Continuous Ping – It will keep on pinging forever until you hit Ctrl + C to stop it. This can be great for troubleshooting intermittent connections. Just open up a Command Prompt(or 3) and run the continuous ping command on a site like Google.com to see when you’re dropping packets. I would also run one on your router and on another site like site.com for a better data sample control group. What I mean by this, is if you’re pinging your website and losing packets yet not losing packets to Google, you know the problem is somewhere between you and your hosting company. If you are losing packets to your own router, the problem is with your local network. It could be the cat5 cable, your router or your hardware. You will have to do further troubleshooting to figure out where the problem is. To check if it is your router, do the same ping from another computer and if it is fine, it is your hardware or cable and not the router. You get the idea, use your head, be logical, troubleshoot.

ping xxx.xxx.xx.xx -n 10
Number of Pings – The N Switch is simply for setting the number of pings. By default the ping cmd sends out 4 packets at 32 bytes each.

ping xxx.xxx.xx.xx -l 1500
Size of Packet – By default the packets sent are a small 32 bytes. You can set your own size up to the max 65500 bytes. This can really help for stress testing your local network.

ping xxx.xxx.xx.xx -w 5000
Time Out – This is in milliseconds. The timeout by default is 4,000 milliseconds which amounts to 4 minutes. Just seeing if you were still paying attention. It really is only 4 seconds.

ping -a xxx.xxx.xx.xx
Resolves Hostname Address – This is a great one if you are helping someone else and need to find out what router model they are using. You an resolve the host of an IP Address with this command. Try pinging your router or your local computer with it. ping -a 127.0.0.1. Note that this switch will only work in front of the IP Address.

The Ping command is a network tool used to determine if you are able to send packets between your network computer on the internet to another computer without losing packets along the way. By doing this you can determine if you’re online or if a website is down. It also calculates round trip time and Time to Live. This can let you know if your NIC card is working properly and if you’re able to reach your router or modem. It is an invaluable command for troubleshooting internal network and external internet connections.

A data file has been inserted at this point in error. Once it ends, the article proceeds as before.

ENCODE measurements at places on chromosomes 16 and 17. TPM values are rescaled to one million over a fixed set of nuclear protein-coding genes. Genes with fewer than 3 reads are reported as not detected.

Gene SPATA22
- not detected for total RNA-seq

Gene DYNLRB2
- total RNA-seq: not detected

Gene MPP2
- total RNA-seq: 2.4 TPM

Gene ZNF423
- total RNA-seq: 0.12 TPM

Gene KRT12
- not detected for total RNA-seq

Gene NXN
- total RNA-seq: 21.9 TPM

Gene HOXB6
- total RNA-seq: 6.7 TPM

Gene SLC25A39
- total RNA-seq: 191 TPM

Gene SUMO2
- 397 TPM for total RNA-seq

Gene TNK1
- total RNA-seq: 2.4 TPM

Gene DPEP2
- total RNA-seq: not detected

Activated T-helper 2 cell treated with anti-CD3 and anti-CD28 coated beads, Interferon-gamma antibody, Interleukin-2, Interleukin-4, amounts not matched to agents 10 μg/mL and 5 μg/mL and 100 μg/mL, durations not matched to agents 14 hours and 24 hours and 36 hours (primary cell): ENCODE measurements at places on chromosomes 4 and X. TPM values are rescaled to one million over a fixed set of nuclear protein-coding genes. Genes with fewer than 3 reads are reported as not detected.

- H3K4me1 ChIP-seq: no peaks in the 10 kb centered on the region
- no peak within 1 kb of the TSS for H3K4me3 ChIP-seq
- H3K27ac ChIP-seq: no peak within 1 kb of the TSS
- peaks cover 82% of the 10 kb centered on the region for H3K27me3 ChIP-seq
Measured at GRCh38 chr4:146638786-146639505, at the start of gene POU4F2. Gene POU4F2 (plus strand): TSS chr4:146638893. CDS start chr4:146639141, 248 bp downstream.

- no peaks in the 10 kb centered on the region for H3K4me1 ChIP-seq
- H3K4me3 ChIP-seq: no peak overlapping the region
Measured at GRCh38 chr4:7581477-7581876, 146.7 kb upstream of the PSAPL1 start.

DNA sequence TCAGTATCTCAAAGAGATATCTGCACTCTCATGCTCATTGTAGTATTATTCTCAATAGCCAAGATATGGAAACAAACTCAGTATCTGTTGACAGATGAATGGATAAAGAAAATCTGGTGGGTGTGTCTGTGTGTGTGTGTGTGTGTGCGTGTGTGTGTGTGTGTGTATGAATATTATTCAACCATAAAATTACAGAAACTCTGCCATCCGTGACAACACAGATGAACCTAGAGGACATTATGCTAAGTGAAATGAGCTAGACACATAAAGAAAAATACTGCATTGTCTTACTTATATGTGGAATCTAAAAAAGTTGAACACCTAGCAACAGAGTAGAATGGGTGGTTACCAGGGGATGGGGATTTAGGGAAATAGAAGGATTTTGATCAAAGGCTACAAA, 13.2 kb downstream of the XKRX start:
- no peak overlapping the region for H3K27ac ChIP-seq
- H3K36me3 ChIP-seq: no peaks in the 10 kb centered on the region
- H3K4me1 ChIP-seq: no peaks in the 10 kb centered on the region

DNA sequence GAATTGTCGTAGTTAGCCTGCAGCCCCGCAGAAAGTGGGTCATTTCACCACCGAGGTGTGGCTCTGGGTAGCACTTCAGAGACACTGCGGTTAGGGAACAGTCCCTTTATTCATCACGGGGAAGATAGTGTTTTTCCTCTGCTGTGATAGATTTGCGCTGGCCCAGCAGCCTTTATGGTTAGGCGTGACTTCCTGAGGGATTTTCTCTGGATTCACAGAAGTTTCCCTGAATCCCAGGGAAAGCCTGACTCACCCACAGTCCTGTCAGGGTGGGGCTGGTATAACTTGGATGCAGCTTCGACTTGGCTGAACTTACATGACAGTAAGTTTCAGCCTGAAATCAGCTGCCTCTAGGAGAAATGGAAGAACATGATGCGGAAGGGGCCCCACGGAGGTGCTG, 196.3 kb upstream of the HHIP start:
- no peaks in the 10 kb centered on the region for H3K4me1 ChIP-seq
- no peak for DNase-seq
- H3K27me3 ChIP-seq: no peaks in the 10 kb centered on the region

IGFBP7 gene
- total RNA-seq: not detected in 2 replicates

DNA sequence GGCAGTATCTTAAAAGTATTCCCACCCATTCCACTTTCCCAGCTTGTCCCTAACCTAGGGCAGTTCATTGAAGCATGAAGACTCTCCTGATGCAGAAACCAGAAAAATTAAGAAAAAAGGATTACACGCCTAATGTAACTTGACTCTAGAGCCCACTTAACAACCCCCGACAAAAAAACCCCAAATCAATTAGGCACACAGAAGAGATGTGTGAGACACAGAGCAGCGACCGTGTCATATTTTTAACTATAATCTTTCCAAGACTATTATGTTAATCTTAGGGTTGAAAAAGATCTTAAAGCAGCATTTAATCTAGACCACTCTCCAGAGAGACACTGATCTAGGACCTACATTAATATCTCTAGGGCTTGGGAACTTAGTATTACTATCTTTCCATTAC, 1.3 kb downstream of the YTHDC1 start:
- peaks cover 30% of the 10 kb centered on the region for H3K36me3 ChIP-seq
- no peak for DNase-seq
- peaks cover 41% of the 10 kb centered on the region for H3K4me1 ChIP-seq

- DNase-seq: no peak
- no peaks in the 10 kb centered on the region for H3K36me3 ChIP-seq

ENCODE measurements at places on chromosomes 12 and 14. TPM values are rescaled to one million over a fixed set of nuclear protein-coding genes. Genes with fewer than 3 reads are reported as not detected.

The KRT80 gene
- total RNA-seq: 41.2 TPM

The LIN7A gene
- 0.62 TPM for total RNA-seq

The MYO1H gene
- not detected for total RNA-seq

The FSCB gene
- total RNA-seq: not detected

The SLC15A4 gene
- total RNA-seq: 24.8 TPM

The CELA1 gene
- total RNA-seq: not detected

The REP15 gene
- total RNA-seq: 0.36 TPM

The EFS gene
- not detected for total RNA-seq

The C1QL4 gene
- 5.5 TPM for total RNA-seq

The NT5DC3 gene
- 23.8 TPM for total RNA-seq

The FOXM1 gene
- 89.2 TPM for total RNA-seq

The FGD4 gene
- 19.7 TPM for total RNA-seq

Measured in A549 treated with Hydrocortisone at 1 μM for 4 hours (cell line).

Basic Windows Network Tools

tracert site.com
With Trace route you can trace the path your packets take across the internet from you to your destination. Along the way you can determine the time from hop to hop. You can identify server problems and latency with this tool. It really helps see where the failure is between you and a destination. It may very well even be out of your hands.

nslookup site.com
nslookup xxx.xxx.xxx.xxx

nslookup is a way to get the IP address for a domain name. You can also do a reverse lookup from Domain Name to IP Address. It can be a way to find out if your DNS is properly working or if the site is having problems. You can obtain an IP from a site and try to visit the IP directly, bypassing the Domain Name Servers that would usually resolve the Domain name to IP name.

netstat
netstat can be used to view your active network connections and TCP/IP connections. You can determine what ports are open and being used, what programs are using your ports and what kind of TCP and UDP connections are present. Looking in here for the first time may scare the hell out of you.

netstat Switches
netstat -a Displays all active TCP connections. And TCP / UDP ports.
netstat -e Displays ethernet statistics.
netstat -b Displays all active programs that are listening.

netsh winsock reset winsock reset
netsh int ip reset resetlog.txt TCP/IP reset
netsh is used to reset or rebuild the Windows TCP/IP IP Stack. This can be done if you have a problem with DNS. Say you are able to browse to a sites IP address but not to it’s Domain Name. You can find the sites IP by using nslookup mentioned above.
You may need to run this command as an administrator by right-clicking, run as admin for elevated permissions.

getmac
How do I find my MAC Address you might ask?
If you open up the command prompt you simply type getmac to get your computers local MAC address.

arp -a
To get the MAC address of your router or other devices on your local network, you may use the arp -a command. With this information, you can find out what type of router you are connected to by using this website. Simply plug in the MAC Address of your default gateway(found from IPCONFIG) and you can get the brand name of your router without looking at it. Pretty neat. Helpful in some situations.

How To Access Windows DOS Command Prompt

The best command prompt trick is how easy it is to access it. On Windows XP, Vista, Windows 7 or Windows 8 just press and hold the Windows Key + R on your keyboard. The other way to access the DOS Command prompt is to simply go to your Windows Start menu, Then go to Run. When the little box pops up you type in cmd. Once the Black Command Prompt pops up you can type any of these commands in and have some fun!
Command prompt Run DOS cmd